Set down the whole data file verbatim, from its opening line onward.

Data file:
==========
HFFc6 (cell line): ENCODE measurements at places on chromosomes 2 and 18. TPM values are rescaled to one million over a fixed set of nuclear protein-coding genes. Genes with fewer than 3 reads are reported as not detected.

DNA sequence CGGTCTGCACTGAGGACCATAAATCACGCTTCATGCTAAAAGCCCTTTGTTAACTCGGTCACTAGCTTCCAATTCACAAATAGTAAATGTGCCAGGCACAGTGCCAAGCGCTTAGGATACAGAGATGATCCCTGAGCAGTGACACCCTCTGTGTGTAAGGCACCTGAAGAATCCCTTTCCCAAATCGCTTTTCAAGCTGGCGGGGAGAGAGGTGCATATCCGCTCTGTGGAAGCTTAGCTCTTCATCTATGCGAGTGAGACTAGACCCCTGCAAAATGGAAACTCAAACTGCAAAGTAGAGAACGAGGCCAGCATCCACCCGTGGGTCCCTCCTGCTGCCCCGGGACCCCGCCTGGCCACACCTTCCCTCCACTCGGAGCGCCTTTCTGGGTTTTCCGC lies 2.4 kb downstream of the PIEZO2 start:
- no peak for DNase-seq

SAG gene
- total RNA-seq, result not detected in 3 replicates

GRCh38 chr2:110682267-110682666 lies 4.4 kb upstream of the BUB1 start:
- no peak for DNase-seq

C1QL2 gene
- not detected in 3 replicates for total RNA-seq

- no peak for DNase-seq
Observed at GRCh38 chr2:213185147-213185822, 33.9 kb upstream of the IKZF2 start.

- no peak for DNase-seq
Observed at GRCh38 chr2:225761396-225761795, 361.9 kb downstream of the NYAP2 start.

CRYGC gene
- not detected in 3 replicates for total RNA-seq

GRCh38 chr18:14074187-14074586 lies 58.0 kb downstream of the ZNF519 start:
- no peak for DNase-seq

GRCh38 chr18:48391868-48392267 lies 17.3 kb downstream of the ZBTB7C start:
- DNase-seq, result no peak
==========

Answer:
HFFc6 (cell line): ENCODE measurements at places on chromosomes 2 and 18. TPM values are rescaled to one million over a fixed set of nuclear protein-coding genes. Genes with fewer than 3 reads are reported as not detected.

DNA sequence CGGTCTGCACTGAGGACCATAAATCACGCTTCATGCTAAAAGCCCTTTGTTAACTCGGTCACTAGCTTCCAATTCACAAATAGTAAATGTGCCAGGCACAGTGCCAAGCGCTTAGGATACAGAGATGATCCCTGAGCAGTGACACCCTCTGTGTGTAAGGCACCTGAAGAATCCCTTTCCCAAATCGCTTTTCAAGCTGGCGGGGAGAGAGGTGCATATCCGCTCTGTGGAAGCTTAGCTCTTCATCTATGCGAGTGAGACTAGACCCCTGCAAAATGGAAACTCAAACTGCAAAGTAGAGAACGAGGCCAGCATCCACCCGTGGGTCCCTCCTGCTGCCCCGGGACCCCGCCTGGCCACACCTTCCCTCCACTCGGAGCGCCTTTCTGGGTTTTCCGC lies 2.4 kb downstream of the PIEZO2 start:
- no peak for DNase-seq

SAG gene
- total RNA-seq, result not detected in 3 replicates

GRCh38 chr2:110682267-110682666 lies 4.4 kb upstream of the BUB1 start:
- no peak for DNase-seq

C1QL2 gene
- not detected in 3 replicates for total RNA-seq

- no peak for DNase-seq
Observed at GRCh38 chr2:213185147-213185822, 33.9 kb upstream of the IKZF2 start.

- no peak for DNase-seq
Observed at GRCh38 chr2:225761396-225761795, 361.9 kb downstream of the NYAP2 start.

CRYGC gene
- not detected in 3 replicates for total RNA-seq

GRCh38 chr18:14074187-14074586 lies 58.0 kb downstream of the ZNF519 start:
- no peak for DNase-seq

GRCh38 chr18:48391868-48392267 lies 17.3 kb downstream of the ZBTB7C start:
- DNase-seq, result no peak